As a health care professional, it seems like the ‘doctor’s orders’ are always a must. What I’ve realized is that we need to question them– why the referral? Why the consult? etc. Nowadays it seems like OT/PTs get referrals for pretty much anyone and everyone in the hospital. Young. Old. Independent people who walk around the unit and can find their way to the cafeteria. Bed bound people who are from long term care. Some aren’t even applicable, and unfortunately, it takes us time for each of them to sort out and tell them that it’s inappropriate. And there goes another 30 minutes we could have spent with a patient who actually needed our services.
The ones that OTs face the most though are the ‘cognitive and/or perceptual assessment’ referrals. The worst is when that’s all the information they provide, and they don’t even have the specific question at hand. Cognition is so broad… where does one even begin to delve into this topic? Is it because they’re confused? They can’t manage their medications and there was a question about discharge planning? Or is it because they’re functionally declining to the point where they cannot manage independently at home? It takes us a long time to have to go over the chart and figure out what the -exact- question is.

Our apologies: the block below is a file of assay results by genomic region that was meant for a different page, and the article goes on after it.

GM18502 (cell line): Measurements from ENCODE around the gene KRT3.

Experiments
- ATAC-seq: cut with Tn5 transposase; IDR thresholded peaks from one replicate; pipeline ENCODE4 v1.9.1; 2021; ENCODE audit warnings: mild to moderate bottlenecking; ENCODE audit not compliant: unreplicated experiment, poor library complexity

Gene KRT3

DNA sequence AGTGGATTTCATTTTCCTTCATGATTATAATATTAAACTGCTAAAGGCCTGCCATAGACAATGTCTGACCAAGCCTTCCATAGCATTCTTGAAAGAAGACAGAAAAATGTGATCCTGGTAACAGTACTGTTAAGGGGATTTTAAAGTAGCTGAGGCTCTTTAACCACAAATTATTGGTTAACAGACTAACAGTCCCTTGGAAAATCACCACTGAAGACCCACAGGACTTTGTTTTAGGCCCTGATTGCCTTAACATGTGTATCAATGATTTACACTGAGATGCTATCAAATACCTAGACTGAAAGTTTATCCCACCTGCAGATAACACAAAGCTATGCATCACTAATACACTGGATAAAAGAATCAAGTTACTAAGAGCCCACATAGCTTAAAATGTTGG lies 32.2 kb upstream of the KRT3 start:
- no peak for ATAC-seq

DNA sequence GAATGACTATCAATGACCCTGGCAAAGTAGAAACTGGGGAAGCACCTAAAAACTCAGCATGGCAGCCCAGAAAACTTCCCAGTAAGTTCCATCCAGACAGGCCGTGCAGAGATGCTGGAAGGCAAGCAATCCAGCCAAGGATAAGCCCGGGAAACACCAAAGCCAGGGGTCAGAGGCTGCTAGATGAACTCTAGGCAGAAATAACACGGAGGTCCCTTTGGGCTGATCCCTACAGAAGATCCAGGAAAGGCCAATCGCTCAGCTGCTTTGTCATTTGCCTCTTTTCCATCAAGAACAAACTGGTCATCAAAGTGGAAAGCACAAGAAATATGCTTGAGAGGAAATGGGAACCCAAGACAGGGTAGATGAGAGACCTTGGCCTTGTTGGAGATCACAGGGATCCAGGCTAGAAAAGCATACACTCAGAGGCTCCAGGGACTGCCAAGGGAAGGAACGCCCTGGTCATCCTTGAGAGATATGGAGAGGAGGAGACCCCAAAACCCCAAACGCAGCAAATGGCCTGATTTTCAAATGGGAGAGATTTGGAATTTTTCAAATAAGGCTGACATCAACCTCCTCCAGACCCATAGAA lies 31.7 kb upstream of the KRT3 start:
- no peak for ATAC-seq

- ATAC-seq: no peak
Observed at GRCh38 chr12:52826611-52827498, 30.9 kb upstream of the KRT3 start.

Unfortunately, most of the time, everyone just cares about that magical number. What they fail to realize is… why does it matter? The better question to ask is… what is the implication of that on function. Because at the end of the day, we focus on FUNCTION. Someone can get a crappy score on the MOCA and still be able to live independently at home because it hasn’t yet affected them functionally. The worst part is the problem of when people come to irrelevant conclusions about that MOCA score. For example… if someone gets 20/30 means they absolutely cannot drive… or that they don’t have capacity. What other professions don’t see is that cognition does not necessarily need to be formally assessed… you can assess or infer cognitive status from how someone does their activities of daily living like going to the bathroom… following commands… needing assistance to get dressed… etc. Why do we need to go through all those formal assessments which aren’t even warranted and could potentially be intrusive to the person?
Capacity. Wow. That word comes up way too often when it’s not even needed. I’m pretty sure if we questioned everyone’s capacity, that there would be a lot of people who would need placement or need assistance with that area of “capacity”. Why do we so easily jump to these conclusions? Yes, unfortunately in acute care we all feel the pressure from up above for the need to make quick decisions… but it’s because of that that we neglect the basics- the person’s right and the ethical way to treat that person. We never stop and question the things we are told to do. To do that self reflection.
I definitely think I’ve found a project for myself while I’m on this new unit- to educate the staff and hopefully be able to bring it to the attention of the doctors. If I’ve made them think twice about the area of “capacity” and “cognitive assessments” I’ll be happy. Pick your battles. And this one is one I think I want to tackle.